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MBA hacked in 2 minutes while Vista and Ubuntu stand strong


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fleurya

 
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http://crave.cnet.com/8301-1_105-9905095-1.html

Hackers were able to gain access to a Macbook Air in 2 minutes by exploiting a Safari weakness and getting a user to connect with a malicious site. Luckily it was part of a competition where the actual method is only disclosed to Apple. But what's worse; the fact that a Mac was hacked, or that Vista couldn't not be?

"Give so much time to the improvement of yourself that you have no time to criticize others"
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MacGal

 
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Yeeiiiks!!! That is really scary! And I thought that my Mac was safe from things like that.

Seriously, it makes the news when a Mac gets hacked into because it is such a rare occurrence. Windows computers get hacked every day and the media doesn't pay any attention because it happens all the time.

I still think that Macs are the more secure systems.
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D3v1L80Y

 
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Quote:
Originally Posted by fleurya View Post
But what's worse; the fact that a Mac was hacked, or that Vista couldn't not be?
Again, same as last year's fiasco of fallacies.... nothing was "hacked".

Quote:
Originally Posted by article
No one was able to execute code on any of the systems on Wednesday, the first day of the contest, when hacks were limited to over-the-network techniques on the operating systems themselves. But on the second day, the rules changed to allow attacks delivered by tricking someone to visit a maliciously crafted Web site, or open an e-mail.
That isn't hacking, that is social engineering. Take note, that no person was able to actually 'hack' into the Mac until the rules were changed. Just like last year. They couldn't touch the Mac until the rules were changed and severely improbable situations were allowed to take place.

This story is nothing more than sensationalism. Use buzzwords like "hack" and a new product release with as much pomp and fanfare as the MacBook Air... and, well... you get the picture. It's just fodder for fanboyz.

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fleurya

 
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The rules were tweaked, but opening a website isn't anything extraordinary. Many hacks are perpetuated by people getting lured into connecting with a malicious site or opening a malicious email. If that's all that's required to let someone into my computer, it does make me sit up and pay a little attention.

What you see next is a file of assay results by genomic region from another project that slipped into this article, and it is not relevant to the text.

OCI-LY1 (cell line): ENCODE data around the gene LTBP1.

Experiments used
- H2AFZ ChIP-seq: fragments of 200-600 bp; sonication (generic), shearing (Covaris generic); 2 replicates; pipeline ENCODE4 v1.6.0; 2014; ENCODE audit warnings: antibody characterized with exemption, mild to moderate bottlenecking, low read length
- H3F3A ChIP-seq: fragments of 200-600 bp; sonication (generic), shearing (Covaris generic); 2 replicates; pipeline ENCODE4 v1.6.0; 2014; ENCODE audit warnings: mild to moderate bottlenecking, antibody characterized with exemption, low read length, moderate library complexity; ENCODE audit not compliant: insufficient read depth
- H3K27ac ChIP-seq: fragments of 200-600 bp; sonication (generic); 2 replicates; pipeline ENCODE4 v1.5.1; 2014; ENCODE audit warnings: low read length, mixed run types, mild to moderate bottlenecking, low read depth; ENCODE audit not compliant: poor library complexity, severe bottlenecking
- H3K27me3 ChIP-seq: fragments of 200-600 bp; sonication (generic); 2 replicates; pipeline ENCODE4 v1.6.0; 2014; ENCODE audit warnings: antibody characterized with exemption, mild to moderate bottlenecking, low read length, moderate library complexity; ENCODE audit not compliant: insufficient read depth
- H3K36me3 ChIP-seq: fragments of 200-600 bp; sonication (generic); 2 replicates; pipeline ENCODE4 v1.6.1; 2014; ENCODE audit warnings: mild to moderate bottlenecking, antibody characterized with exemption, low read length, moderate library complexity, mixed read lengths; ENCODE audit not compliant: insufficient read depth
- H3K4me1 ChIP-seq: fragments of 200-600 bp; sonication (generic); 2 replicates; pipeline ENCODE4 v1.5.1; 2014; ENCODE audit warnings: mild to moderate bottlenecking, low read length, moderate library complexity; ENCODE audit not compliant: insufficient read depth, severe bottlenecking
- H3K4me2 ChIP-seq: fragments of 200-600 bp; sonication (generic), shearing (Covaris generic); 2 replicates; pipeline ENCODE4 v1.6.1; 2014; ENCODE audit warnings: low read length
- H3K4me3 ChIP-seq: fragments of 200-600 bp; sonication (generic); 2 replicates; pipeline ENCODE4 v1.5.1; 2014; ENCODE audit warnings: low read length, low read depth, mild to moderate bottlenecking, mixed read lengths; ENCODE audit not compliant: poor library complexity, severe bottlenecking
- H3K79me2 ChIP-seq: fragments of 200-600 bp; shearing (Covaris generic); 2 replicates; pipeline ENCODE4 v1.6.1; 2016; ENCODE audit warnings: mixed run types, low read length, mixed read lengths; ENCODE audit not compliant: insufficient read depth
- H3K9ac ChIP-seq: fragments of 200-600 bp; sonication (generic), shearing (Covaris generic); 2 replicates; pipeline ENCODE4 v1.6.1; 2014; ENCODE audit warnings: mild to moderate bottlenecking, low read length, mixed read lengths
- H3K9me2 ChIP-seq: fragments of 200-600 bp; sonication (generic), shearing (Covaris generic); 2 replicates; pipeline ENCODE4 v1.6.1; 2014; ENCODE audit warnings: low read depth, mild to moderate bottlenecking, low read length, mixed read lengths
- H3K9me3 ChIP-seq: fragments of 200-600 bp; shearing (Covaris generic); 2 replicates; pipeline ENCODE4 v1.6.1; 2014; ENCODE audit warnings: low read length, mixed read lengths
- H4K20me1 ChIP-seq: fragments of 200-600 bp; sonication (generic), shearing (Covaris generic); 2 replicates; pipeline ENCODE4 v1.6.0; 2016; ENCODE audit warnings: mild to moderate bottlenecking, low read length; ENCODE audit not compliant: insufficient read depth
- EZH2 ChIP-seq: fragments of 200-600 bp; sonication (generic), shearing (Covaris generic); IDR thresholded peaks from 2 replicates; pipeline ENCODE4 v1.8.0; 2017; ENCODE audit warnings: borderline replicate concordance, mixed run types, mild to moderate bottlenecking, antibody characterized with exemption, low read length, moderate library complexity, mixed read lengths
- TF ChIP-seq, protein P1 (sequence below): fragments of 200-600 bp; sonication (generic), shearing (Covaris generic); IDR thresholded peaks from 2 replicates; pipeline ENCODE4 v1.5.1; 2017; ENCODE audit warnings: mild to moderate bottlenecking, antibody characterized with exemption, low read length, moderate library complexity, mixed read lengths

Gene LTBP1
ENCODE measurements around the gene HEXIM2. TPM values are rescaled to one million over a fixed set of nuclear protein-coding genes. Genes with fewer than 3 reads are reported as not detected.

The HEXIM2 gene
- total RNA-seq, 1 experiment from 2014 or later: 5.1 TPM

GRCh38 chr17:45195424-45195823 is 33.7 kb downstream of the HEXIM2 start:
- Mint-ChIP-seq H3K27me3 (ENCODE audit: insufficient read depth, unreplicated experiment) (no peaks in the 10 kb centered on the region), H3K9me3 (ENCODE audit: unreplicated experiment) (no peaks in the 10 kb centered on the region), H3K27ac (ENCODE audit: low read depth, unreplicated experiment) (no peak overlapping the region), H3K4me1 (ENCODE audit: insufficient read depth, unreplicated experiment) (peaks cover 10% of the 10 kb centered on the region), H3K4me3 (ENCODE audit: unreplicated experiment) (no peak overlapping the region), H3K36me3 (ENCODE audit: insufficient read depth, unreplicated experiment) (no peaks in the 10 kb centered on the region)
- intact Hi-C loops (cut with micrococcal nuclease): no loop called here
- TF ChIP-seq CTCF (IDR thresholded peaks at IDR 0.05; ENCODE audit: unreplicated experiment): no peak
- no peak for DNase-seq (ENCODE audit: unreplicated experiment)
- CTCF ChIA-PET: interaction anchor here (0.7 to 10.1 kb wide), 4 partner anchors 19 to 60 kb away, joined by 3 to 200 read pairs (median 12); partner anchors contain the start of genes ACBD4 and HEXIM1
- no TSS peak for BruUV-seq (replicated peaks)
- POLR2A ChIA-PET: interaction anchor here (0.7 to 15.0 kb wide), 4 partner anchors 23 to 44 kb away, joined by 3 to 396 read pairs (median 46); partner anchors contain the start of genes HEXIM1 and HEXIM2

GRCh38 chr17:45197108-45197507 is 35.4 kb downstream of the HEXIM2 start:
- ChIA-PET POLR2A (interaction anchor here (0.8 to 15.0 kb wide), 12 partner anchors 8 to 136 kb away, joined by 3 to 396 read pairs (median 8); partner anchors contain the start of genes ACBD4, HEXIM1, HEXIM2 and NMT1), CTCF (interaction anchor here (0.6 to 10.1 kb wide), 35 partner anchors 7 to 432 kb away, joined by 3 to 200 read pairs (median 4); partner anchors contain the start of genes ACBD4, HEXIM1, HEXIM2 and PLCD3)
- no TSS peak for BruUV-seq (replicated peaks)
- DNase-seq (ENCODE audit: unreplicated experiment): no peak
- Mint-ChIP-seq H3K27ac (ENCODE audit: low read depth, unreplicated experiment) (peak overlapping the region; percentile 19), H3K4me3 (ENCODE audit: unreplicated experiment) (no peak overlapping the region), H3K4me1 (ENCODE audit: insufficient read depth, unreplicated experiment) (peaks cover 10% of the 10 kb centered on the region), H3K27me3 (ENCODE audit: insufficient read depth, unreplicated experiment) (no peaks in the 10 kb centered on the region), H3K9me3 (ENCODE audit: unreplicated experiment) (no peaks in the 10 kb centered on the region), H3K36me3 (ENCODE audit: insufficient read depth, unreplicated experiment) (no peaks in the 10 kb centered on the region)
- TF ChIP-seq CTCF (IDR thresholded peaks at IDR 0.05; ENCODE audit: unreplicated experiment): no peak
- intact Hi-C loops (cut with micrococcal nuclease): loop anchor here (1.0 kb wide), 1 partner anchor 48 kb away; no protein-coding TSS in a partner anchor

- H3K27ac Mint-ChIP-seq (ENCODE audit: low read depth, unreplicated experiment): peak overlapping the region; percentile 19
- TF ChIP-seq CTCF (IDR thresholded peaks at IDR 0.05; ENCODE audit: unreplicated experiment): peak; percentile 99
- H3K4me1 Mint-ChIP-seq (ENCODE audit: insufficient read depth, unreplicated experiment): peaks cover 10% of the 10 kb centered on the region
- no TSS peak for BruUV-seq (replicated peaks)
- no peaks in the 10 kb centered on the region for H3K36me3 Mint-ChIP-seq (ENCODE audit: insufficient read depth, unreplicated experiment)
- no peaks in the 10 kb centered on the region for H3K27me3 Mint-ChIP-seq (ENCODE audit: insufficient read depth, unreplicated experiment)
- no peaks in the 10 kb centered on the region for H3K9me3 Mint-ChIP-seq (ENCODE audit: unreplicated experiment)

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Gbeav

 
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I hope they shut this stuff down quick. Safari has become my browser of use.
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andersmj

 
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Quote:
Originally Posted by D3v1L80Y View Post
Take note, that no person was able to actually 'hack' into the Mac until the rules were changed. Just like last year. They couldn't touch the Mac until the rules were changed and severely improbable situations were allowed to take place.
Unfortunately this is something Windoze users really like to just overlook when they see news like this (and it p****s me off) and then have a bash at our choice of computer/OS.

Notice that the article says that the judges were tricked into visiting this website with the attack code, but I guess that was what you meant with this not being hacking, but social engineering.

.
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jram

 
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Before the exploit could be executed, did OS X ask for a password?
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OSX is not the weakness. It's Safari/Webkit that failed. Since Apple followed Microsoft and made a rendering engine part of the OS, it looks like OSX as a whole is vulnerable.

PS:
http://www.mac-forums.com/forums/sho...ostcount623629

schweb This has to be one of the best threads ever in MF history...
Cherokee This gets my vote for most innovative thread on Mac-Forums... ever.
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i think it is funny how the windows and the ubantu hardware isnt mentioned but the fact it is a mba came up several times
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D3v1L80Y

 
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Quote:
Originally Posted by andersmj View Post
Notice that the article says that the judges were tricked into visiting this website with the attack code
They weren't even tricked. They were told to go to the website. There was no trickery involved here.

Quote:
Originally Posted by jram View Post
Before the exploit could be executed, did OS X ask for a password?